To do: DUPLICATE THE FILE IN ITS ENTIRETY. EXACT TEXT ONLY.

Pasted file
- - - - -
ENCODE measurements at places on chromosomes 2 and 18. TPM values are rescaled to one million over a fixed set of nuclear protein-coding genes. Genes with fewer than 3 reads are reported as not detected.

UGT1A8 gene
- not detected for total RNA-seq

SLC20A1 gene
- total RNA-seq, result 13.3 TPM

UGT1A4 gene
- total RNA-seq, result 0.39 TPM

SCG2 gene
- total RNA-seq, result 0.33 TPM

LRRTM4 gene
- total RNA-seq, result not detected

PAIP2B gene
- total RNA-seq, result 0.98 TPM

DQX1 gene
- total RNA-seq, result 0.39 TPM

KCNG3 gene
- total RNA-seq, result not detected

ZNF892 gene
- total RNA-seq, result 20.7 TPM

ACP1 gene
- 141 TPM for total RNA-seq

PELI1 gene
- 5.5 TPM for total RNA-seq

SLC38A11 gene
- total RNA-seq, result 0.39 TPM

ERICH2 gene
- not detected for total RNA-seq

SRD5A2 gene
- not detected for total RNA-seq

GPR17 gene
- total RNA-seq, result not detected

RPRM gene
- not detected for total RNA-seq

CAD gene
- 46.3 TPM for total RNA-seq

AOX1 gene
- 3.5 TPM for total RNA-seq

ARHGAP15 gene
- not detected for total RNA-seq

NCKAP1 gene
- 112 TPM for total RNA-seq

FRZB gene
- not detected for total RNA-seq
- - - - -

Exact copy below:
ENCODE measurements at places on chromosomes 2 and 18. TPM values are rescaled to one million over a fixed set of nuclear protein-coding genes. Genes with fewer than 3 reads are reported as not detected.

UGT1A8 gene
- not detected for total RNA-seq

SLC20A1 gene
- total RNA-seq, result 13.3 TPM

UGT1A4 gene
- total RNA-seq, result 0.39 TPM

SCG2 gene
- total RNA-seq, result 0.33 TPM

LRRTM4 gene
- total RNA-seq, result not detected

PAIP2B gene
- total RNA-seq, result 0.98 TPM

DQX1 gene
- total RNA-seq, result 0.39 TPM

KCNG3 gene
- total RNA-seq, result not detected

ZNF892 gene
- total RNA-seq, result 20.7 TPM

ACP1 gene
- 141 TPM for total RNA-seq

PELI1 gene
- 5.5 TPM for total RNA-seq

SLC38A11 gene
- total RNA-seq, result 0.39 TPM

ERICH2 gene
- not detected for total RNA-seq

SRD5A2 gene
- not detected for total RNA-seq

GPR17 gene
- total RNA-seq, result not detected

RPRM gene
- not detected for total RNA-seq

CAD gene
- 46.3 TPM for total RNA-seq

AOX1 gene
- 3.5 TPM for total RNA-seq

ARHGAP15 gene
- not detected for total RNA-seq

NCKAP1 gene
- 112 TPM for total RNA-seq

FRZB gene
- not detected for total RNA-seq